A new plan has been put forward by lawmakers that they say would dedicate $800 (m) million more to local road repairs without raising taxes.

Five bi-partisan bills were introduced that would eliminate the sales tax on fuel and replace it with an equivalent, revenue-neutral tax on fuel dedicated solely to roads. Those are HB’s 5582-85 and 5587-88. The proposal was referred to the House Appropriations Committee for consideration.

Republican State Representative Ann Bollin of Brighton Township says she supports the proposed reforms that would dedicate roughly $800 (m) million more per year to road repairs without raising taxes. A press release states the legislation includes strict protections to ensure schools are not hurt from the change and it requires the State Treasury to backfill any loss of revenue to the school aid fund with income tax revenue. Bollin says the legislation delivers a much-needed boost to local roads in communities that won’t benefit from the governor’s bonding plan. Bollin commented that “People expect every penny in taxes paid at the gas pump to go toward fixing our roads. It’s such a common-sense idea. People are always surprised to find out it’s not how things work now.” Under the newly proposed legislation, Bollin said all revenue collected by the replacement tax at the gas pump would be dedicated specifically to local road funding – which she says fills a gap left behind in the governor’s plan. Bollin alleges the administration’s proposal will take on $3.5 (b) billion in new one-time debt to be spent on only state-owned roadways, which make up only about 8% of Michigan roads. She argues the proposed revenue-neutral plan will instead result in approximately $800 million annually in additional funding for the other 92% of roads that connect driveways to highways in every corner of the state without harming schools.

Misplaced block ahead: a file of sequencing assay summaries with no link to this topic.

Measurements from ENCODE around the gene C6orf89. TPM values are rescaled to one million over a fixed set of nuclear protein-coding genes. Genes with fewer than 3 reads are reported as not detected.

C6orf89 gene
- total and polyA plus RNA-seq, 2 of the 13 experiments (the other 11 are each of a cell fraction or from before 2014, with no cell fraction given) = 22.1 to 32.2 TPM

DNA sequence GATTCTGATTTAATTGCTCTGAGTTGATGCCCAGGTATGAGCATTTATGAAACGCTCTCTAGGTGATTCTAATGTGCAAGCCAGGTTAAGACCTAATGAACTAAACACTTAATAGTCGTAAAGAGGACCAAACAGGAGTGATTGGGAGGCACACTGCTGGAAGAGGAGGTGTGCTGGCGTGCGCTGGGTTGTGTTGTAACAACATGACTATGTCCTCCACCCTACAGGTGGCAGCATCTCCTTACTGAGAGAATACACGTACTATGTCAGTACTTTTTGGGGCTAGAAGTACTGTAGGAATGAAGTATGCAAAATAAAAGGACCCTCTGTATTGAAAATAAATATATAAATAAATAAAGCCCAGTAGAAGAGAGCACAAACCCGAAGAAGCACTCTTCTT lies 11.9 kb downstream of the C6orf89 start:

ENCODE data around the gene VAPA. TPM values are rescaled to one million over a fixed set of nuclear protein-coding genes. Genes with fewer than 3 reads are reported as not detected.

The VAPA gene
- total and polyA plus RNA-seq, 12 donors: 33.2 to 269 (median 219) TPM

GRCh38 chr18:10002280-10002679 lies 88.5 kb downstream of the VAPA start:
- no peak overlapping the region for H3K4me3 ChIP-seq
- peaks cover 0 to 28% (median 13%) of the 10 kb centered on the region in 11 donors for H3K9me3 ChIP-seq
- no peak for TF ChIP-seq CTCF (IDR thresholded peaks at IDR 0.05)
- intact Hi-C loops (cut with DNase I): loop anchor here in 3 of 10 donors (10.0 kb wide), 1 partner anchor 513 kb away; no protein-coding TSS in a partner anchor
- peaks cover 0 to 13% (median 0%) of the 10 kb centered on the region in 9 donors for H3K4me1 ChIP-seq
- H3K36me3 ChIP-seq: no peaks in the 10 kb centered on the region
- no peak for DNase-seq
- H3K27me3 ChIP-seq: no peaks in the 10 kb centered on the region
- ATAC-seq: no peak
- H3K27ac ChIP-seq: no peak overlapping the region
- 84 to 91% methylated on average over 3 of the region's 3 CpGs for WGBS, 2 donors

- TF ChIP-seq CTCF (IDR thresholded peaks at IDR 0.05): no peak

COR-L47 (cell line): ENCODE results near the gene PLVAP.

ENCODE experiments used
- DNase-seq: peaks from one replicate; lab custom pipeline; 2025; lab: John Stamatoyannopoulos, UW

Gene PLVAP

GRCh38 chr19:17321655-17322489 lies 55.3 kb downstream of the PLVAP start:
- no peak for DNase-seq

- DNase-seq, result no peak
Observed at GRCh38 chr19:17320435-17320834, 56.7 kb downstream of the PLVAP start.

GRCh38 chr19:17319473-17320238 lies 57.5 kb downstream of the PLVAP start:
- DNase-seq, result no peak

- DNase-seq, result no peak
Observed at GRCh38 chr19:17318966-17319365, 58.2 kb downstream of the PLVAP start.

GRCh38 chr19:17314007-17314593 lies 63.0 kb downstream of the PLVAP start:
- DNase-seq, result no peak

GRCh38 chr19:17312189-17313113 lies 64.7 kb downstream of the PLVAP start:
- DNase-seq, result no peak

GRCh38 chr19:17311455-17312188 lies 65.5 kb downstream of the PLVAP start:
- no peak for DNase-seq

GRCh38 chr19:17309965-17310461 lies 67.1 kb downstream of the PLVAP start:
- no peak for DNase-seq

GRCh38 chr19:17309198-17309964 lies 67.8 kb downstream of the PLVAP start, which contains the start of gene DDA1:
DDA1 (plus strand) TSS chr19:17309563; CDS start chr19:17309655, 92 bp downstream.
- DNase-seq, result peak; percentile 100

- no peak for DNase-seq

Meanwhile, Governor Gretchen Whitmer has said she’s not going to let Republicans in the Michigan Legislature block her $3.5 (B) billion plan to fund state roadways. The Senate voted along party lines yesterday on bonding reforms aimed at limiting the state’s authority to issue bonds without legislative approval. Whitmer told reporters "The legislature is just figuring out the scope of executive authority, and no surprise, they're trying to take it away, but that's not going to happen. We're going to move forward. We're going to move some dirt this year”.